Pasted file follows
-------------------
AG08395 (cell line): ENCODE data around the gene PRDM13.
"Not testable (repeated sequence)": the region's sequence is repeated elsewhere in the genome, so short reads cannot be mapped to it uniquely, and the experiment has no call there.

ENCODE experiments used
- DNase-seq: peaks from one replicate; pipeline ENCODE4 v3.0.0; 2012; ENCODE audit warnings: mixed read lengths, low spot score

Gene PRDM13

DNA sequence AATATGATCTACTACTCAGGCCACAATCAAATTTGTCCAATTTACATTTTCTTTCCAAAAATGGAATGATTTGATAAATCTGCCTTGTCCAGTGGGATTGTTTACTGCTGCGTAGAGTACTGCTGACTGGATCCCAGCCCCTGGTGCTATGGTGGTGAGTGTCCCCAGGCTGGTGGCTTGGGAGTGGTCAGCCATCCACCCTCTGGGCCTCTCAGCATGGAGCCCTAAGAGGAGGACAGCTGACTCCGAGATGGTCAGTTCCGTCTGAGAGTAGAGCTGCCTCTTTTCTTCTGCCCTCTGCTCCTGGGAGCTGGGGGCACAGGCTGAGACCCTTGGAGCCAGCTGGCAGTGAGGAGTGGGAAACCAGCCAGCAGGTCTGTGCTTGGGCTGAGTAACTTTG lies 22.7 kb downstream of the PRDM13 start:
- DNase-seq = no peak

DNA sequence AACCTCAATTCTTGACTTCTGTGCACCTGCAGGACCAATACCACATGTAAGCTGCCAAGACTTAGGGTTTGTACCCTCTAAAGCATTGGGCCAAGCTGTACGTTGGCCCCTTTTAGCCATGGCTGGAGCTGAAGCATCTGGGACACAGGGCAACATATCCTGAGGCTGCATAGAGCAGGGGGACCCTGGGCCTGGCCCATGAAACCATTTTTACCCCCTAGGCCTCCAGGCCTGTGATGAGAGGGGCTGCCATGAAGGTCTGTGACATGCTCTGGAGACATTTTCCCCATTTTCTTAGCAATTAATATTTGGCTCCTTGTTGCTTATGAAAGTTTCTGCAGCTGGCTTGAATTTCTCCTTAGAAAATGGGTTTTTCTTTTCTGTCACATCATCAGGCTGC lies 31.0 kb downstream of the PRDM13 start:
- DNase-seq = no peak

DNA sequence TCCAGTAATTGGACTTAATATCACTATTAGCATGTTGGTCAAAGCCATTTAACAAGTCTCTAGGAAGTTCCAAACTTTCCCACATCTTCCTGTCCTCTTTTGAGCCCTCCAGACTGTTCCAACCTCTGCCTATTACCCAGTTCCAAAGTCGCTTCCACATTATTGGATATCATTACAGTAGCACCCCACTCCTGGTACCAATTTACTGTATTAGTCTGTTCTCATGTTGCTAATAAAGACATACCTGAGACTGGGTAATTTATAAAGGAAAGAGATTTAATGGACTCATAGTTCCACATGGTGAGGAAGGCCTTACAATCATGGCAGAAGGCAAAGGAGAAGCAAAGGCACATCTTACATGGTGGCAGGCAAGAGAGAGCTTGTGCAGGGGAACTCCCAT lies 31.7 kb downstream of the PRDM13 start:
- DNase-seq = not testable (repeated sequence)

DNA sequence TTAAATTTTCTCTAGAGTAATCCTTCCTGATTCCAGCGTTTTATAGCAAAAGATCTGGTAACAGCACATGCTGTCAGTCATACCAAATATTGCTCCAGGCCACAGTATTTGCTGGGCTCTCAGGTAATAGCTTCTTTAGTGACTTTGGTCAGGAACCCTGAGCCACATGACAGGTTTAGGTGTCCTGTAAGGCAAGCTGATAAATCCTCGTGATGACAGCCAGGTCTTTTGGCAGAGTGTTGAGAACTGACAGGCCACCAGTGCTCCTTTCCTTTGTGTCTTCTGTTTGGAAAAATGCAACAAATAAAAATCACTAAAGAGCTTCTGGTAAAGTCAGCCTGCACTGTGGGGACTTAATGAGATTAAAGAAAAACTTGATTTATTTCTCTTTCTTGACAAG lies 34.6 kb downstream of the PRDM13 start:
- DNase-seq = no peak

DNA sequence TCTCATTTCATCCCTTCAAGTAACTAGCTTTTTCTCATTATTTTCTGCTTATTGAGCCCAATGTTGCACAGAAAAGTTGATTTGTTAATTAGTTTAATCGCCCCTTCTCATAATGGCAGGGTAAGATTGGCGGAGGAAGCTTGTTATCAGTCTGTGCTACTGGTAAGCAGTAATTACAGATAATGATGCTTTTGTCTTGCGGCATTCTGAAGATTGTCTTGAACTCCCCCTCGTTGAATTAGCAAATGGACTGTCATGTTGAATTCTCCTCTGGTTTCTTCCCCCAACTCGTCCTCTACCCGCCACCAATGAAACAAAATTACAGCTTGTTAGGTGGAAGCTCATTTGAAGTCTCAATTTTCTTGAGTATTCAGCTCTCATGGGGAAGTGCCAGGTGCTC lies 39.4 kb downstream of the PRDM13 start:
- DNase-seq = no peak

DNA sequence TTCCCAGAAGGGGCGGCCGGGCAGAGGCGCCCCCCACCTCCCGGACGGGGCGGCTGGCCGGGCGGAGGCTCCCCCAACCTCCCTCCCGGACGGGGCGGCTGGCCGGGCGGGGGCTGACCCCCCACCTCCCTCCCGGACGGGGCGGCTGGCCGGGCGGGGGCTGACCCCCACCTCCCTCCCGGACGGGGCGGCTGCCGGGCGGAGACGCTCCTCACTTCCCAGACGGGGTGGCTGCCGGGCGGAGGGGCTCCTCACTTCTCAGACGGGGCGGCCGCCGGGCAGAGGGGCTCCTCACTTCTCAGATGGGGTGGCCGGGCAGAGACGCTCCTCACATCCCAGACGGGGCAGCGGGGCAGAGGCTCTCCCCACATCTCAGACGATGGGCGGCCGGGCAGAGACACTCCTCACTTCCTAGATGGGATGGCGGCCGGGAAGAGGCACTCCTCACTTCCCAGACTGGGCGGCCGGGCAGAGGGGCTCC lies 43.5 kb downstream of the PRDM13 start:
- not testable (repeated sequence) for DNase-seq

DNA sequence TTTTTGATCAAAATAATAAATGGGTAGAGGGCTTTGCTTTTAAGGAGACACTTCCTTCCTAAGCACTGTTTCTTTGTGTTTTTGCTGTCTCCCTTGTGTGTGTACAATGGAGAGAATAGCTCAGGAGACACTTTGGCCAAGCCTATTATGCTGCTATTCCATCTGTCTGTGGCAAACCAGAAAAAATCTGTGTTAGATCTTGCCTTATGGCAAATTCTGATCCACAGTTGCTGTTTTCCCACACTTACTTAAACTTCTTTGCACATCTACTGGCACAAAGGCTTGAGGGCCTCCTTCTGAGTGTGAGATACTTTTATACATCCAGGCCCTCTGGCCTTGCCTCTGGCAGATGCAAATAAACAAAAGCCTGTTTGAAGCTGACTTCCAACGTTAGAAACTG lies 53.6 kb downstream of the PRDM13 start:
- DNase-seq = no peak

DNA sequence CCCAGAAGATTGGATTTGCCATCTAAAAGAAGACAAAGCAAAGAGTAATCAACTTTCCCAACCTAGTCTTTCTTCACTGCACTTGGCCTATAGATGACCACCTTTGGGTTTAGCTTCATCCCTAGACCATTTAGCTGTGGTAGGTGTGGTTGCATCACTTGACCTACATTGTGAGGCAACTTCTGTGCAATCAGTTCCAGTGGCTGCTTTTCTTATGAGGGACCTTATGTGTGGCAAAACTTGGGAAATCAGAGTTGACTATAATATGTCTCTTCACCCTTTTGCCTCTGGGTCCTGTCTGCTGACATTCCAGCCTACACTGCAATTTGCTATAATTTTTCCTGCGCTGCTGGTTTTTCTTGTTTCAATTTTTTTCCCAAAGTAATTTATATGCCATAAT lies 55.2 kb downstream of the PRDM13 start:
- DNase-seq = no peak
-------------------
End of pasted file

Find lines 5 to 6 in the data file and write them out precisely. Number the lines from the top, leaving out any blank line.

Gene PRDM13

DNA sequence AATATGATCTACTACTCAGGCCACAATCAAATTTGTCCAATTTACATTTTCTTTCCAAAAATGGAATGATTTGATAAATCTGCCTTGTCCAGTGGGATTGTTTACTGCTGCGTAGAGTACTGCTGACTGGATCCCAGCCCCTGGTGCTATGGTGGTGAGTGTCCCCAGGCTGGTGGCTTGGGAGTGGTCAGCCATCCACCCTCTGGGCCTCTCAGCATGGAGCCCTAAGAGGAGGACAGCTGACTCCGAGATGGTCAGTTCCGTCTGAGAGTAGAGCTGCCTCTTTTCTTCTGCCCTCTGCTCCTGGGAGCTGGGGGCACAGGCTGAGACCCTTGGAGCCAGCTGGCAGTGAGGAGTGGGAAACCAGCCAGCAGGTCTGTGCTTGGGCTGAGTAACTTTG lies 22.7 kb downstream of the PRDM13 start: